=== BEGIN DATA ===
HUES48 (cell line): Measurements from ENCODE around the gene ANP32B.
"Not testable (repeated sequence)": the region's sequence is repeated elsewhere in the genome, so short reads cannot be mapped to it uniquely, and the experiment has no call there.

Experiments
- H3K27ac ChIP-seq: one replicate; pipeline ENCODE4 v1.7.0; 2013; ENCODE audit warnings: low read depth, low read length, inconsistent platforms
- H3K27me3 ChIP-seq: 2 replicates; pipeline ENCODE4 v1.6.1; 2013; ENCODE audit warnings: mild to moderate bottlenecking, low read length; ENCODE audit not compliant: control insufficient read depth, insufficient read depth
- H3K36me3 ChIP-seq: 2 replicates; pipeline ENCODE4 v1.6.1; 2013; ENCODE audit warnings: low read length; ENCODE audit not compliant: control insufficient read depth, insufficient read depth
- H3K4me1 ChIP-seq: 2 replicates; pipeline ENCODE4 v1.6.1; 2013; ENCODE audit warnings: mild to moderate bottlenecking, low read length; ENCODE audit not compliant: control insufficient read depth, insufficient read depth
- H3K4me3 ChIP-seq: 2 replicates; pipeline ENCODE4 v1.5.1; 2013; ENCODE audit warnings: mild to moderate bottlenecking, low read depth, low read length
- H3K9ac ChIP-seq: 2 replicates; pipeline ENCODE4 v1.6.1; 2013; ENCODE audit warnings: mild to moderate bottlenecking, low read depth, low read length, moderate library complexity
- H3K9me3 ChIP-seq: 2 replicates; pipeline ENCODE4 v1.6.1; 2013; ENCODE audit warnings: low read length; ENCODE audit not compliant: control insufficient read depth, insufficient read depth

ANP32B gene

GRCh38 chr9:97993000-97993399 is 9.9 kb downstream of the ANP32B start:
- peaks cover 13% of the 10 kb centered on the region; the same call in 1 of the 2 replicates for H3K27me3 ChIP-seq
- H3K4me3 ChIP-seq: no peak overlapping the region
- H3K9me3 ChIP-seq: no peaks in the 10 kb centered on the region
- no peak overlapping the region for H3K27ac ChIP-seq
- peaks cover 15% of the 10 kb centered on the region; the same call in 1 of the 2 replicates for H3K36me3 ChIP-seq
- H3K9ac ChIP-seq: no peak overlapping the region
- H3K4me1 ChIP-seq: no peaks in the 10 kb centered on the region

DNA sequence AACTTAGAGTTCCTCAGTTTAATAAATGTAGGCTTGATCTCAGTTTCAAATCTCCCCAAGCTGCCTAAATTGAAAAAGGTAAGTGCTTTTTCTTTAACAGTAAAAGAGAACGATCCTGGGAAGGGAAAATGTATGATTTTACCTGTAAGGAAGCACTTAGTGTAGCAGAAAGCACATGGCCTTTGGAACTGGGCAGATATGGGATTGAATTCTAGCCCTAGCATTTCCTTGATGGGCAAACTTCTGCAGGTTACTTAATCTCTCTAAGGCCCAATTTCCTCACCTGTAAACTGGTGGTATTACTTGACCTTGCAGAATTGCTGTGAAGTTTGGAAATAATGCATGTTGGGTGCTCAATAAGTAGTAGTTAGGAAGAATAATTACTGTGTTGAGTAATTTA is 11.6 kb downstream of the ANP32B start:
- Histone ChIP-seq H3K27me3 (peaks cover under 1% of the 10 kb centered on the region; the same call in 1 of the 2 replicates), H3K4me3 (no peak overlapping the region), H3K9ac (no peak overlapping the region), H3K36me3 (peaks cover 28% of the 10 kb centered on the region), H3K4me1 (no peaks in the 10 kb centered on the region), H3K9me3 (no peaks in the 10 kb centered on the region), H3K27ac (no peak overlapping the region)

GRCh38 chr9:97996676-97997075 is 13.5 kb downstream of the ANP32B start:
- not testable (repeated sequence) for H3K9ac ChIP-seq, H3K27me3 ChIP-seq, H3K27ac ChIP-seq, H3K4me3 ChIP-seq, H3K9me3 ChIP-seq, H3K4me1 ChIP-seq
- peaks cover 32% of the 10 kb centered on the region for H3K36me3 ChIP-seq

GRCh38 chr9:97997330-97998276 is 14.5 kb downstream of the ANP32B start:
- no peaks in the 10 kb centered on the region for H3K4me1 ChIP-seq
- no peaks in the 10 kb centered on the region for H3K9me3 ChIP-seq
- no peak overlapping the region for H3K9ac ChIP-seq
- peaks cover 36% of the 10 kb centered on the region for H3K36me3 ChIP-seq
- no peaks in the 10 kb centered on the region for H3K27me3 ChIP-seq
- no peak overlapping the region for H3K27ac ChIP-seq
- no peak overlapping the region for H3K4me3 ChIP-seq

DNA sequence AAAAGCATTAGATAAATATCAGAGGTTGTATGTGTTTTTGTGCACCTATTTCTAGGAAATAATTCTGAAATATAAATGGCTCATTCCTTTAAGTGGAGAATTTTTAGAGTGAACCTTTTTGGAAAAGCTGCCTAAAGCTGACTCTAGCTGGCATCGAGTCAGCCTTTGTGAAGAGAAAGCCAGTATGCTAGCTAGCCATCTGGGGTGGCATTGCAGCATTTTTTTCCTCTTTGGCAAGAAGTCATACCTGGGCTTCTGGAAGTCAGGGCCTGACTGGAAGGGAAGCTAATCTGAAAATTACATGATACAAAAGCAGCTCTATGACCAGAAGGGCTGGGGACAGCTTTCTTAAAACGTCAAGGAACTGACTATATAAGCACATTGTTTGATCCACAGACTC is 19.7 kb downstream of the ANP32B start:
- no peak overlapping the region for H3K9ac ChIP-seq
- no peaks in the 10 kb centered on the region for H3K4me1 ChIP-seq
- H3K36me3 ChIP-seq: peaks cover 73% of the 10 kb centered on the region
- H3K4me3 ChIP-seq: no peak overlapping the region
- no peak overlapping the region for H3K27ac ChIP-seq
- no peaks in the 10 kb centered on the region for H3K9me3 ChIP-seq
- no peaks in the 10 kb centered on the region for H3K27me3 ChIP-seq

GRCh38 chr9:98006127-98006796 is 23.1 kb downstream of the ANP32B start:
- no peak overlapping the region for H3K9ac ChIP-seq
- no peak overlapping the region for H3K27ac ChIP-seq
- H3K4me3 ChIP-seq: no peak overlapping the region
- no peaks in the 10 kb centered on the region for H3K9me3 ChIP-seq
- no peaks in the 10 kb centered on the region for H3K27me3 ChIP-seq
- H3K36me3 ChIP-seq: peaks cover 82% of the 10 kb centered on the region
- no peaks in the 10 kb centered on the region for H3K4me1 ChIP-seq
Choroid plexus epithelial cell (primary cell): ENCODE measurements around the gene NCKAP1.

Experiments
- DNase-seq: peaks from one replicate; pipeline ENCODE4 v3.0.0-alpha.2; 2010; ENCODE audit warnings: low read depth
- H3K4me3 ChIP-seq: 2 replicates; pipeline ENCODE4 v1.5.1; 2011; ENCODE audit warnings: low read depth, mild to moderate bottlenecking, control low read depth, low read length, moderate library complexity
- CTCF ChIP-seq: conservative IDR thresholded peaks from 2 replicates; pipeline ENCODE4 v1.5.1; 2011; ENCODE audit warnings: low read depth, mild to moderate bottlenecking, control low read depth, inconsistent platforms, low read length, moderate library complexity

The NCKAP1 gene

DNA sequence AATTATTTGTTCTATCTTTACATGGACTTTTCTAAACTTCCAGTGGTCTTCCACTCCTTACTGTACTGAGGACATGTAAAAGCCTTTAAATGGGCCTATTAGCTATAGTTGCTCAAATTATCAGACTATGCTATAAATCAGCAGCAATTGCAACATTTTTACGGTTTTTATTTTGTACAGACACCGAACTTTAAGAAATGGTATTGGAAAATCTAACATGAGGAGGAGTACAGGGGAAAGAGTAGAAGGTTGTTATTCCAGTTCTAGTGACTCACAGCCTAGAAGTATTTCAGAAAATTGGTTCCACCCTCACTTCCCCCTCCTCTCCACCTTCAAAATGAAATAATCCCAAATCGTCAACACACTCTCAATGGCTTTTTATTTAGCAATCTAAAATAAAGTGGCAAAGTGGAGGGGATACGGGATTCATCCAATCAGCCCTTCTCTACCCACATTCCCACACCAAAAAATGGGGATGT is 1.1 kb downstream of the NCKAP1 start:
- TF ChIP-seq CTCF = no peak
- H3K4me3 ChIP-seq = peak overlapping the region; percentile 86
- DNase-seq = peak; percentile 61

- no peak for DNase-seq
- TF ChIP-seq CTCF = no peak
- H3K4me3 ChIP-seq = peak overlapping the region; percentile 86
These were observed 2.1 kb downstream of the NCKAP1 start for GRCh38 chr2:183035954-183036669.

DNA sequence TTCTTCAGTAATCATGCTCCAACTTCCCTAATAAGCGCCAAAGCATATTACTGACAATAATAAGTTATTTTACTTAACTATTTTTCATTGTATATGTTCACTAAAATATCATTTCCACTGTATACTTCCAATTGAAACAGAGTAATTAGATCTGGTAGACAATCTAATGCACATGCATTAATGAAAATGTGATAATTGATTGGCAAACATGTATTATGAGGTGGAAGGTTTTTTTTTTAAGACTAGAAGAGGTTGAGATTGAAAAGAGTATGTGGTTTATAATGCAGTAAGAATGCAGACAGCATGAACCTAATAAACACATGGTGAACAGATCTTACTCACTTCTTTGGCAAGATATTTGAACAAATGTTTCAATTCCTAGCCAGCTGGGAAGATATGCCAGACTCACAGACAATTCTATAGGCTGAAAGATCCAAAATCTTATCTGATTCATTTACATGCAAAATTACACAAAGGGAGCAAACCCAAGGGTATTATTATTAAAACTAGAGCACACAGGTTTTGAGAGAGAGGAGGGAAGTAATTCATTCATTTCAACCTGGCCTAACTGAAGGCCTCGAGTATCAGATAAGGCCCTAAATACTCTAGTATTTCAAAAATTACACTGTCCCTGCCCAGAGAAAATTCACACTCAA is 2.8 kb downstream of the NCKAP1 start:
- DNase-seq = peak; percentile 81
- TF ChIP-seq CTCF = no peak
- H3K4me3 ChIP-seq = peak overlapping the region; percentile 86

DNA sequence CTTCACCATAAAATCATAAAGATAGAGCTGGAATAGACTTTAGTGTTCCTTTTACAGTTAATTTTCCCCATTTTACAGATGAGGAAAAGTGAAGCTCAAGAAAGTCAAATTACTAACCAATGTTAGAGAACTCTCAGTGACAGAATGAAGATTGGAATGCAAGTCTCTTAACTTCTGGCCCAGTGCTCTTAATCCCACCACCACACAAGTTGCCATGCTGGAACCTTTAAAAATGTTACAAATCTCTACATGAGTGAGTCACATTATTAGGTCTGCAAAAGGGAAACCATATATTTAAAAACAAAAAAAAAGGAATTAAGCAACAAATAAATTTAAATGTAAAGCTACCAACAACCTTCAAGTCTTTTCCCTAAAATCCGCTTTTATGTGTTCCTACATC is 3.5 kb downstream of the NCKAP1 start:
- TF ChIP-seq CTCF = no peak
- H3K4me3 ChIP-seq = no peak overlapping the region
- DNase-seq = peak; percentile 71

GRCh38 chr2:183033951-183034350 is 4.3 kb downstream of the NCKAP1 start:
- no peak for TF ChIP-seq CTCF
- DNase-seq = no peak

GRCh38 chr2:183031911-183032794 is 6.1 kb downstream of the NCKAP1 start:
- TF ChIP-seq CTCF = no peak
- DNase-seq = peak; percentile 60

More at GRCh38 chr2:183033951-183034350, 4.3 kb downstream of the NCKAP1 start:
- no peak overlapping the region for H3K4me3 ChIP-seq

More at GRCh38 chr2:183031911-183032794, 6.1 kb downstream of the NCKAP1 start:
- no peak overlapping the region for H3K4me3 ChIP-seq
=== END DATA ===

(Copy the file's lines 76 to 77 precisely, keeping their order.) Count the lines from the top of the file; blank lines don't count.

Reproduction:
- DNase-seq = peak; percentile 60

More at GRCh38 chr2:183033951-183034350, 4.3 kb downstream of the NCKAP1 start: